Friday, September 29, 2006

B-Movie Monsters

A great way to spend a rainy Sunday afternoon is watching science fiction B-movies. King Kong, Godzilla, people shrunk to the size of a cell, attacking squids, recreated dinosaurs and other beasts are typical B-movie fare. But are such creatures biologically possible or even plausible?

Michael LaBarbera, a Professor in the Department of Organismal Biology and Anatomy at the University of Chicago takes a closer look in his analysis of the Biology of B-Movie Monsters. His presentation is fairly non-technical, and should be of interest to both science fiction writers and movie lovers.

Next time you watch a monster movie, whether produced by Hollywood in the 1950s or by the SciFi channel, the information in this essay should allow you to judge the monsters with a critical eye.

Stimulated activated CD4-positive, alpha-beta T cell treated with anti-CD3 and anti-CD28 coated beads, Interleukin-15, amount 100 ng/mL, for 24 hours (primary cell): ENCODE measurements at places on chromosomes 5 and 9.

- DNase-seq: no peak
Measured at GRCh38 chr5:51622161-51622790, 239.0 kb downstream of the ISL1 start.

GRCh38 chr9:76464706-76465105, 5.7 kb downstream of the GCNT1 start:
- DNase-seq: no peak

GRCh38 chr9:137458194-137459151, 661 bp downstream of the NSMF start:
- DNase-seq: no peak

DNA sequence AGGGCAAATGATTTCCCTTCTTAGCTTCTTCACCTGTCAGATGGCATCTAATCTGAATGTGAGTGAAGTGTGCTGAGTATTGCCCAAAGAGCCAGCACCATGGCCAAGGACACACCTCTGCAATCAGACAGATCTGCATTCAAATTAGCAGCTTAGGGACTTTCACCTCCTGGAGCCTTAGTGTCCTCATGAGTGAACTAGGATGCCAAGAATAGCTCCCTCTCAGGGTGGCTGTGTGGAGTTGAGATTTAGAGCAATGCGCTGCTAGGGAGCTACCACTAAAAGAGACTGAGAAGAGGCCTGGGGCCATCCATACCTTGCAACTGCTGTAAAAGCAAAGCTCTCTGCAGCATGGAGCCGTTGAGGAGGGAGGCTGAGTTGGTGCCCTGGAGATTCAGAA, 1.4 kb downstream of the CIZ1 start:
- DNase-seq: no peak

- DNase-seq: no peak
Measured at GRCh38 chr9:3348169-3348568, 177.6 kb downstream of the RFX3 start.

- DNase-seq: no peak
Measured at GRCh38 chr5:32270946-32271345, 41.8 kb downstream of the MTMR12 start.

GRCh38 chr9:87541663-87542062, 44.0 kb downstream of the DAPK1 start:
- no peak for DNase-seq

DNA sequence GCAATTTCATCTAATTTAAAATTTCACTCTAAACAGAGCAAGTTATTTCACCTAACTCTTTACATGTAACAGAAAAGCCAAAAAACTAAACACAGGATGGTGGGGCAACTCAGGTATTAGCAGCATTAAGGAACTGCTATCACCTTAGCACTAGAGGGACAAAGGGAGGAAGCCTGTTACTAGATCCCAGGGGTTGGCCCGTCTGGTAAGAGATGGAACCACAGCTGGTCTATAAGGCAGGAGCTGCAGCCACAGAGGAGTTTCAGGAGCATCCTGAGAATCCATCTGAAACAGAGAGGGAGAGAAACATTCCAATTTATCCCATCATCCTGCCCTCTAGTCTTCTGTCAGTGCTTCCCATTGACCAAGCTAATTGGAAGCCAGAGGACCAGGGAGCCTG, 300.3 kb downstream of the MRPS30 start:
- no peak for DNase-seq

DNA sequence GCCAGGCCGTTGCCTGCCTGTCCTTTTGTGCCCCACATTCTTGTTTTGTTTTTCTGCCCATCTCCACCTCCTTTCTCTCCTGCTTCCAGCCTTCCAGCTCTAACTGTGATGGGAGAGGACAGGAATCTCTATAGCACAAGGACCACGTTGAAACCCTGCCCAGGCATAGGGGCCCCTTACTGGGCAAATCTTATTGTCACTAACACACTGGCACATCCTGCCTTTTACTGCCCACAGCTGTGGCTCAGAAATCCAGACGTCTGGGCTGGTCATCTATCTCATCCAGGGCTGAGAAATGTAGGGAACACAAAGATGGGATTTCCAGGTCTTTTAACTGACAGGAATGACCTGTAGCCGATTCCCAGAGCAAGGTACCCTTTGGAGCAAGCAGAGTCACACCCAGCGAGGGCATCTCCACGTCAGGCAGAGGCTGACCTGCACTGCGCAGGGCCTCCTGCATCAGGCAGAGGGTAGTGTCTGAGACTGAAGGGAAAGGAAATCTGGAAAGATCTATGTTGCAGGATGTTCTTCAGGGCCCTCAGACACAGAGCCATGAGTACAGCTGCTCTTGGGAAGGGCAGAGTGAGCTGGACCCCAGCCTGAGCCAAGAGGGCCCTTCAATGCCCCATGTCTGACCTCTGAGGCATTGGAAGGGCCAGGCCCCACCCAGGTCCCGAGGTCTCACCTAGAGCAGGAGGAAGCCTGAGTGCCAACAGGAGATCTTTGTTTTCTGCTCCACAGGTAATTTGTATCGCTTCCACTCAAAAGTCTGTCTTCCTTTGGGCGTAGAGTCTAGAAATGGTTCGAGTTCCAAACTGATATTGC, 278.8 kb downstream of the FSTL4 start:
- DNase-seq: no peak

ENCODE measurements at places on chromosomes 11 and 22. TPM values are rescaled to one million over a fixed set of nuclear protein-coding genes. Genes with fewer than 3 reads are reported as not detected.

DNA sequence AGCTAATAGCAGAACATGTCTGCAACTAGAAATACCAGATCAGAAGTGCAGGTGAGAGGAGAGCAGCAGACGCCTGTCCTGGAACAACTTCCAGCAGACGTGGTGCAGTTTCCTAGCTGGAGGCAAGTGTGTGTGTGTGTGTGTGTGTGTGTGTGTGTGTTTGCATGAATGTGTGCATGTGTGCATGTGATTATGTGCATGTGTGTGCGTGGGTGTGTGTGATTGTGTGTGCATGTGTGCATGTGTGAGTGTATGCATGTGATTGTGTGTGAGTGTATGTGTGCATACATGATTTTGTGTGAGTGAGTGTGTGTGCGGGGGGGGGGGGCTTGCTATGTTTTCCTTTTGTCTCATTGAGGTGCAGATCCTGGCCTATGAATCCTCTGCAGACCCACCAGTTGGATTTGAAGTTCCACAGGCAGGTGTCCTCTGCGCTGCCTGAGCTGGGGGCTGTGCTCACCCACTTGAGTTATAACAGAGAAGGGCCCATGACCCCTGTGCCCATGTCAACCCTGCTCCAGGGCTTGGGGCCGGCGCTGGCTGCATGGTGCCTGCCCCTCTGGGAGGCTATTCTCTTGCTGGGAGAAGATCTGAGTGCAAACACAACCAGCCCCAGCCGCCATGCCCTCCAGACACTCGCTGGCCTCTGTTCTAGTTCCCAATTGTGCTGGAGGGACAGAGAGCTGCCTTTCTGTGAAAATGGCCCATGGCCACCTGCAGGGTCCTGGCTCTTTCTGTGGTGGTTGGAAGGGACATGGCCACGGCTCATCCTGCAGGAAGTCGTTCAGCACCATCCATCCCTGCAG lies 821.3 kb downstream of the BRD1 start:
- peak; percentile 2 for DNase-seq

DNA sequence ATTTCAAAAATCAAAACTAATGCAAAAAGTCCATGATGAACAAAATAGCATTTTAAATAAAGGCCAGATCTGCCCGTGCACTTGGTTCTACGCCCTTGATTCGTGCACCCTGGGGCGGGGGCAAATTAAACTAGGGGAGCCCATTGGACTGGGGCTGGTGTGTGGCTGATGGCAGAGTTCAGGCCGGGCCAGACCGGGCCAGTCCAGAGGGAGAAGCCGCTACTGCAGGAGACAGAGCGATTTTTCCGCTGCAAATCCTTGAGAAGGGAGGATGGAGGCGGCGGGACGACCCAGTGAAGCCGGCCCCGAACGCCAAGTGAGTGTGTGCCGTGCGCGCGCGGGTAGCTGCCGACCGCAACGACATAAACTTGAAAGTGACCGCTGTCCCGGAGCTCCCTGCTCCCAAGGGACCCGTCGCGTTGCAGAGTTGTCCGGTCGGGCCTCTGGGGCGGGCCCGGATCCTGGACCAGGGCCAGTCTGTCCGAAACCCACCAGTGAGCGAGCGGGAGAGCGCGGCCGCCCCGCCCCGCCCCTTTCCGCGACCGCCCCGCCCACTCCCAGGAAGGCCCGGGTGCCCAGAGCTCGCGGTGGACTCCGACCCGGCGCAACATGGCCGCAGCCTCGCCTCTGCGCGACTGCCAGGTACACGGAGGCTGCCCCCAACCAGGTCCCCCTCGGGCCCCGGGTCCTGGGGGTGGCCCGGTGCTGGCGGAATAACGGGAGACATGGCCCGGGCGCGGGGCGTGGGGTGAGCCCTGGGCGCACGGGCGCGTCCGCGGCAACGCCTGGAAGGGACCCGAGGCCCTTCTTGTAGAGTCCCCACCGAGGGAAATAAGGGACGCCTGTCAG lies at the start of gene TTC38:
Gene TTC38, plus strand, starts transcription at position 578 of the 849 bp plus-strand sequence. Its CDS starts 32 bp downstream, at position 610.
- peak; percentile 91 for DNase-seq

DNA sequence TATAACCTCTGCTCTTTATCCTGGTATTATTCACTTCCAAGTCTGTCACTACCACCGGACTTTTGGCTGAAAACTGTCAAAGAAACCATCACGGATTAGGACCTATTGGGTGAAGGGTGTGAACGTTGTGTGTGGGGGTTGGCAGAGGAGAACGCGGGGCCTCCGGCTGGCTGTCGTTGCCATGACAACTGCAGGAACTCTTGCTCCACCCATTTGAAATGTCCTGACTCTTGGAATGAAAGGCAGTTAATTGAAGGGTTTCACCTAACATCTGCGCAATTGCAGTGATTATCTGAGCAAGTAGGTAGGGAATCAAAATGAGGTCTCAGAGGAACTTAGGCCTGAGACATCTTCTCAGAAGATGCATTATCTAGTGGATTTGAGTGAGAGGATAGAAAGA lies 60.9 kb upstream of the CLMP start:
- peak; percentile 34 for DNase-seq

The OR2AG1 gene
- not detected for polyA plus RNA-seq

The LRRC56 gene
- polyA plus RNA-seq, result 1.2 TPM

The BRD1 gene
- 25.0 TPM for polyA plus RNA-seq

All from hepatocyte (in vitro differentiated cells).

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Thursday, September 28, 2006

Science Fiction by Scientists: Joan Slonczewski

I would be remiss if I didn't devote a post to Kenyon College Professor Joan L. Slonczewski. Slonczewski and her students study how bacteria can live under extreme acidic or basic conditions. She also supervises the Microbe Wiki, where you can learn all about bacteria and viruses. Those achievements aren't why she is relevant to this blog, however.

Professor Slonczewski also writes science fiction novels (including Brain Plague and A Door Into Ocean) and essays on science, especially biology, and gender in science fiction. Best of all, she teaches BIOL 103: Biology in Science Fiction. Now this is a course I would have (figuratively) killed for as an undergraduate. It would have been awesome to read Dune and The Time Machine and watch Star Trek and X-Files for science class. This method of teaching works; the projects created by her students are often interesting and thought-provoking.

It's clear that science doesn't have to be exclusively taught from text books.

More about Slonczeski and the Biology in Science Fiction course: